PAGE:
Friday 29 July 2016

One Step Forward, Two Steps Back?

Yoiks! Not a howling success then, that 'hard' cheese. 
I have always tried 'on here' to report our story. like Cromwell's portrait, warts and all. Thankfully embarrassing howlers are infrequent and most readers' comments focus on the good stories with happy outcomes - "living the dream" and all that jazz. I think you can probably place my latest cheese making attempt and my first try at hard-ish cheese, firmly in the 'warts' camp. I have definitely missed a stage in the process and the lovely white, semi-hard cheese I hung up in a muslin bag to ripen started showing very dark through the cloth within a couple of weeks. I have, it seems, hung a lovely moist, nutritious chunk of fungus-food up at air temperature in a non-sterile bag in a non-sterile air flow. Spores must have been queueing up to come to this party. It seemed like a good idea at the time and I can't quite believe how stupid that sounds now. Back to square one - I will go read some more book and talk to our goat-milk supplier and (now) successful cheese-making mentor (Hi Sue! Congrats on your "promotion"!).

Ouch. Yellow arrow shows where the girl's sting went in. The
big red patch was the itchy, alarming result but I am still here
to tell the tale.
Then I was just off to enjoy a bit of archery on Sunday and took the opportunity to water the courgettes growing in the polytunnel. I leaned over my water tank wielding my watering can, then stood up and flexed my arm to lift the can just as a wasp zoomed up from the tank and through the crook of my elbow. Bang. I half-crushed Miss Wasp and she reacted as wasps do, zapping me before I could flick her off. She fell into the water and a less merciful soul would have wished her good luck.

I am currently feeding these lads for a neighbour. Grub's up.
I am silly enough that I rescued her with the spout of my watering can and, as far as I know, she lives to sting again. I was alone in the house at that stage and could only wait the few minutes to see if, like my Mother, I am allergic to wasp venom and there would be anaphyllactic shock dramatics, ambulances and paramedics. Fortunately, no. A tiny white pimple with a fan-shaped red patch below it was my only injury. It itched like fury and 'Nurse Lizzie' administered Piriton and a chilling 'Wasp-Eze' spray but I was able to go to archery and lash the required number of arrows down the hall as if nothing had happened.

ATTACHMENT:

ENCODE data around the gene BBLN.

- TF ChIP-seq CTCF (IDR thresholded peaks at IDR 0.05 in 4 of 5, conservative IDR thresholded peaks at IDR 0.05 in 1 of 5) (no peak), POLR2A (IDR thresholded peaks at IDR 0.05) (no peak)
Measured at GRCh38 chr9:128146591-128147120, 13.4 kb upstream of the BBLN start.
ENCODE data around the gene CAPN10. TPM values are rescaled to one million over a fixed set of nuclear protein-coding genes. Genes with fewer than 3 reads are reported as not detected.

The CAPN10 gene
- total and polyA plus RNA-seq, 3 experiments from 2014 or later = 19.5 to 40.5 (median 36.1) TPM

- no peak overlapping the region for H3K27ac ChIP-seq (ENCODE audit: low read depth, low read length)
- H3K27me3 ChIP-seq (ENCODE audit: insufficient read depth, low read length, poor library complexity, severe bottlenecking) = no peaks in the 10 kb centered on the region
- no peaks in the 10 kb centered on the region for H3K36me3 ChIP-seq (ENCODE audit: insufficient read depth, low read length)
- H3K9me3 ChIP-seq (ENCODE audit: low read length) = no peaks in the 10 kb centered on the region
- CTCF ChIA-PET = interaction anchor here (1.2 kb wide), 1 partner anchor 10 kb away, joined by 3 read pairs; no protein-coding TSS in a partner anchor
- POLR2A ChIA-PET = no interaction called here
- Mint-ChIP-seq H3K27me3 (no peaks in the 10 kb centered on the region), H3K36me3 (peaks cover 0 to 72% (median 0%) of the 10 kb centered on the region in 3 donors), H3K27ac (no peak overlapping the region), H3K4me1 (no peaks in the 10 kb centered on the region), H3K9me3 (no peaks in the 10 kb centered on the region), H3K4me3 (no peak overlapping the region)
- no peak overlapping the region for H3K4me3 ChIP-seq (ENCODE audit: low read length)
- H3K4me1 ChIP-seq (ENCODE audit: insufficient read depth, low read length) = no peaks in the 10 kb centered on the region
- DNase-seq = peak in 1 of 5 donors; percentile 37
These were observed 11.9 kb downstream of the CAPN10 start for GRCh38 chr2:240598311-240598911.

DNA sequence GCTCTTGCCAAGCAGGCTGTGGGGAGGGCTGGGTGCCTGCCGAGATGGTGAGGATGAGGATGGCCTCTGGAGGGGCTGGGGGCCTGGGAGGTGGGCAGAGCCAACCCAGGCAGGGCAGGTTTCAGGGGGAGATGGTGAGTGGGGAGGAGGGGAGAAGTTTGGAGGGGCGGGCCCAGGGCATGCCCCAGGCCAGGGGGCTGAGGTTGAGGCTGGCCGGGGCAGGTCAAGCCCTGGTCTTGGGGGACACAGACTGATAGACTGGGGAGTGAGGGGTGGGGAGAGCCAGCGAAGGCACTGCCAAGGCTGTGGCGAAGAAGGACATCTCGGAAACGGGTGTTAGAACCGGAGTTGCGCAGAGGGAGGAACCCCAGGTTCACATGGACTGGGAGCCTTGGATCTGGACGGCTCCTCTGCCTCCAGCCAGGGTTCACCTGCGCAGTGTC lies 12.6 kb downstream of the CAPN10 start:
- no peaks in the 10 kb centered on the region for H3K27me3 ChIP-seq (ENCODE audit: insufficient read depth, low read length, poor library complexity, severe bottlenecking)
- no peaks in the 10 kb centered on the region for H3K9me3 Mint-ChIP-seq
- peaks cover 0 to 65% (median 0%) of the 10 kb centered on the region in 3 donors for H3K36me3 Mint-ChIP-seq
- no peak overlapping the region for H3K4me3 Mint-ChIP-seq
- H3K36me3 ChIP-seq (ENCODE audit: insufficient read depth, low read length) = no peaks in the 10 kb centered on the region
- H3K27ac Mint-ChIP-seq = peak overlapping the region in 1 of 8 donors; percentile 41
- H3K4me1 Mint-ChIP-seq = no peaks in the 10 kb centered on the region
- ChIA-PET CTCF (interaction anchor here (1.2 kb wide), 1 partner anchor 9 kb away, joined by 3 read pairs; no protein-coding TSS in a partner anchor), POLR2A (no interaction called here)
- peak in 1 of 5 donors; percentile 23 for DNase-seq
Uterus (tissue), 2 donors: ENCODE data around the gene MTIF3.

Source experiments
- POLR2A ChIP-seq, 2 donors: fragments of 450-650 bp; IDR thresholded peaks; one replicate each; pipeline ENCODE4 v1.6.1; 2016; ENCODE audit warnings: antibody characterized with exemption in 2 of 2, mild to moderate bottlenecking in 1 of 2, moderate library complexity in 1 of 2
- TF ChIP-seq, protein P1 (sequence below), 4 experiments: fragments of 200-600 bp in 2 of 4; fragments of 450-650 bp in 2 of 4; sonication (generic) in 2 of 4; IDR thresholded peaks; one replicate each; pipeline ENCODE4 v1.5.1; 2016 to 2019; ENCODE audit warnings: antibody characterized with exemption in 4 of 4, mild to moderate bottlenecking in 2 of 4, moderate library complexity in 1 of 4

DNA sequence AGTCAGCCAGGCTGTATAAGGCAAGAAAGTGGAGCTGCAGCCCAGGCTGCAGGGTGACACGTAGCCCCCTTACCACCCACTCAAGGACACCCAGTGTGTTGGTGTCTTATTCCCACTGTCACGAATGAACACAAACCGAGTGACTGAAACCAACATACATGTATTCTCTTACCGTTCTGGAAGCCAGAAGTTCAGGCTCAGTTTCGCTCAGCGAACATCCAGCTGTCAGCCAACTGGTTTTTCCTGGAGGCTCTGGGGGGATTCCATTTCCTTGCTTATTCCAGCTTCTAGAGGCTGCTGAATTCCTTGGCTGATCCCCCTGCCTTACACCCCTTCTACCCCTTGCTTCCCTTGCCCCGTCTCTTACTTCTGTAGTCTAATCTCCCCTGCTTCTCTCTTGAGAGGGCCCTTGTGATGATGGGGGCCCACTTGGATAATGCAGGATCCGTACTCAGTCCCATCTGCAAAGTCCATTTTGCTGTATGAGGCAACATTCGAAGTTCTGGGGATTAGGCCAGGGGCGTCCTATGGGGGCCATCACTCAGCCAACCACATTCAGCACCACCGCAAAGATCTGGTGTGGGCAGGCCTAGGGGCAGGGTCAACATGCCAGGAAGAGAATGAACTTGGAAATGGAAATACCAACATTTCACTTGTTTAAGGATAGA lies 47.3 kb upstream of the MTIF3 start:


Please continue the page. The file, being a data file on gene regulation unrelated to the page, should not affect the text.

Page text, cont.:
Yes, I know we have a bowl each. but....
With Thursday came the piggies' 6-Month Birthday. Local tradition (all be it only 3 years old as an event) has it that the pigs get an extra meal that day at lunchtime which includes Guinness poured into their barley. It is very simple as kiddies' parties go; there's no jelly or crisps trodden into the carpet, no disappointing magician or balloon-animal guy, no party bags and no tears before bedtime, but we like it and so do the pigs. They can't believe their luck - an extra meal! And beer in it - which they have never tasted before (and won't again). I also got them some banana and cherry tomatoes (both on special offer from Lidl; I wonder if their marketing bods know that their special offers are the must-have fruit choices for 6 month old gilts party fodder?)

A Birthday back-scratch. All pigs love a good, hard,
dig-your-finger-nails-in, rake-over. Get that dandruff flying!
The Guinness was almost a story in itself. I'd bought 2 cans and was only going to give the 'babies' one between them, but I took the other can (the pigman's share?) in with me to make a better photo. I put it down while I messed with bowls and barley but Ross took a shine to this new object and promptly gave it a good chomp. She pierced the thin can with her teeth and set the whole thing off with a spray of beer like a fire extinguisher. Rather than waste it I glugged the rest into the bowls and the pigs got a can each.

Two very happy little piggies schlurrrrped up the beer-soaked mixture and the fruit with more gusto (and saliva) than normal and then did a good job of cleaning the ground around the bowls. No waste there, then. At that point they pretty much headed for the ark and a mission to sleep off the full bellies on the straw. Later I was barrowing in some shredded wood to 'repair' the poached up muddy bits and it was only at the 2nd barrow that two bleary eyed pigs woke up to investigate, shaking strands of straw from their noses as they wandered over.

Of course, we have now probably spoiled them rotten and they were 'asking' for more barley and beer at lunchtime today but I only gave them a couple of chopped up apples to shut them up. Over feeding was the mistake I made on the Tamworths in 2014, handing them food every time they squealed. That way madness lies (and pork chops where 30% of the weight is the skin and subcutaneous fat!). I am pleased to say that my pics of these ladies at 6 months, posted to Facebook yesterday, have been complimented by our breeder/supplier who says they look "perfect".

On that subject, too, on the day we went to collect these pigs, the breeder passed me the phone number of another customer of his, who is now a breeder of 'Oxford Sandy and Black' pigs only half an hour's drive away. I contacted that guy yesterday to see how that project was going and the man was delighted to talk to me and have me as a likely future buyer of his piglets along with our friends Sue and Rob, who are also looking to get back into the pig game with a couple of these. More on that next year, probably.

Happy Birthday, Somerville and Ross.

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